Five Beatles aficionados photographed by their idol Ringo Starr in famous 1964 photograph have recreated that iconic shot after half a century. The fresh-faced figures in a photograph snapped by Ringo Starr during The Beatles' first tour of America in 1964 have been identified after the Fab Four drummer appealed for a little help from his fans.
The mystery faces belonged to six 17-year-old friends who skipped classes at their New Jersey high school to join the delirious crowds desperate to see the British music sensations when they landed in New York. Starr set off the nationwide fan hunt after he included the picture of the group peering out of their car at the Beatles' limousine on a highway in his new book "Photograph".
|Then and now: the teens from New Jersey in their Chevy Impala in 1964. From left, Robert Toth, Gary Van Deursen, Suzanne Rayot, Arlene Norbe and Charlie Schwartz. Photo: Ringo Starr/Genesis|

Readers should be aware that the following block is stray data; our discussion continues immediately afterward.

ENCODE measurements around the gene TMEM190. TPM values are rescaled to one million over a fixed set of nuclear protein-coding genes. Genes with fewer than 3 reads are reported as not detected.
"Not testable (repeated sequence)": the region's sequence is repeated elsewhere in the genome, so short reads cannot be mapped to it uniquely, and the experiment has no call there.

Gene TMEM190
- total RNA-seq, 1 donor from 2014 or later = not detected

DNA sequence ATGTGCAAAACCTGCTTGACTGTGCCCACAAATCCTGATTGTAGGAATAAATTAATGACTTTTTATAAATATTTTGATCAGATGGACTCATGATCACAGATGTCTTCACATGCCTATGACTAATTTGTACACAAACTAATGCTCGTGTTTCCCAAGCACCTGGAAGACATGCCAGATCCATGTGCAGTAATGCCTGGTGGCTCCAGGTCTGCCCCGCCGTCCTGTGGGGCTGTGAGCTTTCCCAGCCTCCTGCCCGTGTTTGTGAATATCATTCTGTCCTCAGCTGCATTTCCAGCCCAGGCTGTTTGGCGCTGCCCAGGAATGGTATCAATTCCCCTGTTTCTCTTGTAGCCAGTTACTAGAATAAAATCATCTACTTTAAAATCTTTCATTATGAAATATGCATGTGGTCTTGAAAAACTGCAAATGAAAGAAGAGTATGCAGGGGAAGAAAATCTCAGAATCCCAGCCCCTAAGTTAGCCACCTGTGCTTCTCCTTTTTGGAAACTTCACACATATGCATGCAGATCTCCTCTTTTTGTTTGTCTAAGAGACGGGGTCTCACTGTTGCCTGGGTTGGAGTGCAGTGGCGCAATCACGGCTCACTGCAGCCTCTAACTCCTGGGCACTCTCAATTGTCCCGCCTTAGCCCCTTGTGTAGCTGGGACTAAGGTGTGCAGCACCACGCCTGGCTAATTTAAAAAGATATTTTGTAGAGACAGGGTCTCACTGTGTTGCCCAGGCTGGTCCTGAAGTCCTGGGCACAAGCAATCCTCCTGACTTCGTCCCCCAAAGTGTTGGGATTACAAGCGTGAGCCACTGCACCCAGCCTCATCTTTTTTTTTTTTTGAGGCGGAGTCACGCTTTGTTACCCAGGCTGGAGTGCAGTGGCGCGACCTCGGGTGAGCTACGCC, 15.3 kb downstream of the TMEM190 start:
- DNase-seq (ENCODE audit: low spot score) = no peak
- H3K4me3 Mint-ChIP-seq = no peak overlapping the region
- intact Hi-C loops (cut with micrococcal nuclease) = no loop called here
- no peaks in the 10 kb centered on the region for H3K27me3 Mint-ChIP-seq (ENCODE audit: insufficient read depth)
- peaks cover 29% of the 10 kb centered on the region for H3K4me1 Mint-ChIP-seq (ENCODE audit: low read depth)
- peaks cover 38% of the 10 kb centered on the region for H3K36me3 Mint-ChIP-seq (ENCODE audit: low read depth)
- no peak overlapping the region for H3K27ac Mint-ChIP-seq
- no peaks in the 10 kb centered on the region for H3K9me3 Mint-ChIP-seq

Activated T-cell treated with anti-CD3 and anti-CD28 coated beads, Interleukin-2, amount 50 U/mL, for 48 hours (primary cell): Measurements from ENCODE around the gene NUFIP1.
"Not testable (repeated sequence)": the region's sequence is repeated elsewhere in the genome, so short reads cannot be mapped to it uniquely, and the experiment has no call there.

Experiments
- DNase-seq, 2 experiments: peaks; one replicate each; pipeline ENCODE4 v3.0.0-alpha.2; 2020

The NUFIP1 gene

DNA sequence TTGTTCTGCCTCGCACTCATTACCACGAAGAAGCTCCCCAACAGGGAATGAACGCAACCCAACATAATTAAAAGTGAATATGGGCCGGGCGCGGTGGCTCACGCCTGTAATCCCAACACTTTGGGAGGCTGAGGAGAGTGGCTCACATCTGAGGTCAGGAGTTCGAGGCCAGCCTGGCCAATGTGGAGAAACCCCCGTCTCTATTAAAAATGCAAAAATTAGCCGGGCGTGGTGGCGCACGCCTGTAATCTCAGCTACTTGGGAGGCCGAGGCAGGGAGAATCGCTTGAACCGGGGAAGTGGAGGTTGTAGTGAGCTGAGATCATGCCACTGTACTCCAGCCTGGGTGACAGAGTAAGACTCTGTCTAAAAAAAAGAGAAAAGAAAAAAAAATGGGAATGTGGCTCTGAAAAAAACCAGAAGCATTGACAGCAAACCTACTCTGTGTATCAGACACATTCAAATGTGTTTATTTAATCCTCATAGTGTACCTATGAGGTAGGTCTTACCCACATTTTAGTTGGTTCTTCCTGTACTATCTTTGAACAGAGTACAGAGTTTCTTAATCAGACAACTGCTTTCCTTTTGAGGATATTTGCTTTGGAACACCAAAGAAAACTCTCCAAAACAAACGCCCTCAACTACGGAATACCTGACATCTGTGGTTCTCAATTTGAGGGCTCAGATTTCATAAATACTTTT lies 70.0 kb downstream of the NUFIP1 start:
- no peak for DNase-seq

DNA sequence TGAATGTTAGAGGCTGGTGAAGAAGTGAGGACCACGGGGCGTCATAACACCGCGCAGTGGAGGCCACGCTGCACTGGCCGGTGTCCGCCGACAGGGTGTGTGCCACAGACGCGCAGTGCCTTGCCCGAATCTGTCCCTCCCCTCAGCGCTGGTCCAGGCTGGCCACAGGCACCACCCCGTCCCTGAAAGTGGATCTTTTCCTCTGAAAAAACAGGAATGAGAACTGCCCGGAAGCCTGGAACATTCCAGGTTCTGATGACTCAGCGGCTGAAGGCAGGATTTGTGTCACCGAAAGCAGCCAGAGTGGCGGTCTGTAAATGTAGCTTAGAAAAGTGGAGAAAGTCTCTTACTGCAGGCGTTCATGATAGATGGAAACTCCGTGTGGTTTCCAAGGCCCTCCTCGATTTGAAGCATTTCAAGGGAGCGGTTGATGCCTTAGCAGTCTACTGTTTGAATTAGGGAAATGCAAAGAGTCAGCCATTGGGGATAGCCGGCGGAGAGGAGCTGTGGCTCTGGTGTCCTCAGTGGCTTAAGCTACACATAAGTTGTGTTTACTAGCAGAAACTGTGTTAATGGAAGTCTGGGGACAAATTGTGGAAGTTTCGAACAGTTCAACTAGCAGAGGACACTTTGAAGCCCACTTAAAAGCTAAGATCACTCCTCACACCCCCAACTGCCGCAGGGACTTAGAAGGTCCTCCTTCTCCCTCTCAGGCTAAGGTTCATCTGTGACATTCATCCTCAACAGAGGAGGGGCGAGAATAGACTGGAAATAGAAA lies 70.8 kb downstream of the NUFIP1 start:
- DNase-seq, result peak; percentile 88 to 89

They were at Fair Lawn High School in February 1964 when they heard the news that the Beatles were about to arrive at John F Kennedy airport. "There was Gary, the guy who had the car," Mr Schwartz recalled. "He said, 'I'm going to JFK to see the Beatles.' He said, 'Are you in or are you out?' I said, 'I'm in'."
Their friends Bob Toth, Suzanne Rayot, Arlene Norbe and Matt Blender jumped in with them and they sped off to the airport.
"It's just a great shot," Starr writes in the book. "They're looking at us, and I'm photographing them."
From behind the drums to behind the lens, Ringo Starr opens his archives to share more than 250 rare and unseen photographs, with mementos and memories from his childhood, The Beatles and beyond.
Each numbered book in the PHOTOGRAPH limited edition is signed by the author Ringo Starr, who is donating all royalties to the Lotus Foundation.
Ringo Starr: 'I love pictures put together, showing different times of your life. At the time, I never thought that there would be a whole book of my photographs.'
(via Genesis Publications and Telegraph)